But her values cause her conflict. “I may have the confidence to pose almost naked, but in my heart, I am still a traditional Chinese woman. I do not like the standards applied to women, but they are applied to me still, and this causes me anxiety. I am now 31 [years old]; I am single and I see myself as a ‘leftover woman’. I share this anxiety with my female fans who are in the same situation,” she says.

Surely, men who are into fitness would appreciate Mao Dou? “Actually, no. They would say, ‘You are sexy’, and then go and find a bai shou mei that they can control. Men cannot control me, and this makes them feel insecure, and they don’t want me as a wife or a girlfriend.”

I am me and I am very hard on myself. I have shared online, for six years, all the changes, all the hard work that I went through. This is me, take it or leave it.
Mao Dou

Her past relationship succumbed to this problem, she says. “My ex-boyfriend wanted me to spend my free time with his parents and friends. He said that I spent too much of my free time on myself. I wanted to go out running, do outdoor things, and he made me stay at home. I had my own life and wanted to live it. We broke up.”

The revealing photos, however were not a problem. “I asked him, ‘Should I stop taking and posting these photos in sports bras?’ He said, ‘No, you trained a lot for this; they are not Photoshopped, they are real’,” she says.

Her parents are not fans of her sports bras, she admits with a laugh. “They always tell me to dress like a lady, and to wear nice dresses and not gym clothes. When I went home for Lunar New Year my mother took me to Walmart and bought me girlie dresses! They think that if I wear these, I will find a guy and get married!”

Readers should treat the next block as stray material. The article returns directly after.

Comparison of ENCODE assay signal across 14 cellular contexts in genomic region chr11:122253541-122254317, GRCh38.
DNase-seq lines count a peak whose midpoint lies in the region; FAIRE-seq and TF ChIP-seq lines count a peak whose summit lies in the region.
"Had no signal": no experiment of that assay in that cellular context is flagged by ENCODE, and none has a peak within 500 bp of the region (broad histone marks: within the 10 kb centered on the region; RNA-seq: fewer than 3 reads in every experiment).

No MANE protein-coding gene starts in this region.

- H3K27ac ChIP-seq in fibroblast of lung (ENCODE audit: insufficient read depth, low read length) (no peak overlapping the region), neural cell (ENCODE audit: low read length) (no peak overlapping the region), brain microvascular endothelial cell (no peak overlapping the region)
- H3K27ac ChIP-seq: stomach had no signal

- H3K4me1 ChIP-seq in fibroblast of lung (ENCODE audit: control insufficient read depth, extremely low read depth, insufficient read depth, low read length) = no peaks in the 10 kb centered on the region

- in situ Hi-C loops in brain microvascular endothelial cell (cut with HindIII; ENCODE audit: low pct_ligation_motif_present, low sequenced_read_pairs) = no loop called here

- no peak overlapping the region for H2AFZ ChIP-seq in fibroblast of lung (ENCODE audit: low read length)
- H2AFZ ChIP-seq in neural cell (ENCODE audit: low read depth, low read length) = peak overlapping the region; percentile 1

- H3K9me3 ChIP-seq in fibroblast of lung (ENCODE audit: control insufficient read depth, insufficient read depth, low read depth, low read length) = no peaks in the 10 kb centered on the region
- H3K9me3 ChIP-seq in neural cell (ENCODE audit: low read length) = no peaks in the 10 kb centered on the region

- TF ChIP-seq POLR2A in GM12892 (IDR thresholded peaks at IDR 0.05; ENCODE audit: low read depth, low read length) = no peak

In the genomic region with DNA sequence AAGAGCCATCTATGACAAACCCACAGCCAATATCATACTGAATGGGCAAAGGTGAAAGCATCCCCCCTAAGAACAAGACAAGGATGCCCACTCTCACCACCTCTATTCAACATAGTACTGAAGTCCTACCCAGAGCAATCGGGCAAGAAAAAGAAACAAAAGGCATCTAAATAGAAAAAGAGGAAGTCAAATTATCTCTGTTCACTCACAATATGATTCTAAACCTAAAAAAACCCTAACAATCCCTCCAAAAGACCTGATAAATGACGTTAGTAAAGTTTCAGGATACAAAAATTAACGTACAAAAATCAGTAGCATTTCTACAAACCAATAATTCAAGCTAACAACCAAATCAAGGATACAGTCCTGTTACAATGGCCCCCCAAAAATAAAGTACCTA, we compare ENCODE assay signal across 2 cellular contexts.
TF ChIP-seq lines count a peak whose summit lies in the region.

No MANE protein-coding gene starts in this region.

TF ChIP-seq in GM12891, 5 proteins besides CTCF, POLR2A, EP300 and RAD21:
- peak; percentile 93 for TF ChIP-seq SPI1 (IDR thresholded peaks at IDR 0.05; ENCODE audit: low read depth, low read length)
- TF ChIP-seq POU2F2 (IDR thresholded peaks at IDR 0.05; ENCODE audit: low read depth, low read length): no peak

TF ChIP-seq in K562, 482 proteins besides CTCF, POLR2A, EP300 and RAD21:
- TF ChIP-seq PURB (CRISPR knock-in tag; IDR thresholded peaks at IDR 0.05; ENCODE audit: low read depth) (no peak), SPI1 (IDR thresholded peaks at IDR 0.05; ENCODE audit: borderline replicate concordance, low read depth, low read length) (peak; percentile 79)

She has grown a thick skin after more than half a decade of being a wang hong. “I have plenty of haters – ‘You are ugly’, ‘You have a body like a man’, ‘You look weird’ – I am used to it,” she says. “Actually, hate is good, it shows that people pay attention to what I do. To the women who abuse me online, I just say, ‘You better keep an eye on what your boyfriend is doing’.”

She may be an advocate for a healthy lifestyle, but admits to being “an awful cook, and I do not follow any diets. I don’t sleep properly either. Sometimes I sleep for an hour and then go on standby for 23 hours”.

From wealth to health: China’s craze for fitness, and gym body selfies

Mao Dou has shifted away from organising races and now works withpao tuan – running groups – some of which are several thousand runners strong – a testament to the growth of sport in China. Amateur runners, men and women, get together for training, small races and social activities that Mao Dou and her team organise, and sponsors – which include Adidas, sports apparel brand UTO and running app Codoon – foot the bill.

“I like this face-to-face interaction with people, especially after spending so much time communicating online,” she says. “Very often you don’t know who you are talking to online, you don’t know the person’s real name, you don’t even know if it is a man or a woman. Pao tuan is different, you run together and just talk. This is real.”

Being real and being herself means a lot to Mao Dou. “I am not a manufactured wang hong,” she explains. “It is now a big business in China – wang hong schools. Young girls are scouted, then they are trained up and the school then takes a cut of the sponsors’ money when they become successful.

“I am me and I am very hard on myself. I have shared online, for six years, all the changes, all the hard work that I went through. This is me, take it or leave it.”

Why you get better results from group exercise than going it alone

Mao Dou’s five tips for becoming an authentic wang hong

1. Be good at what you do, take pride in your appearance and take good photos. Good images are especially important.

2. Spend time online communicating with your fans.

3. Be productive. Generate a lot of content.

4. Do not be afraid to show your weakness and vulnerability – share your anxieties. If you are 100 per cent perfect, your fans won’t be able to relate to you and will never ask you questions.

5. Business is business. If a sponsor comes to you, their products come first, you second. They pay you, and you are just a billboard.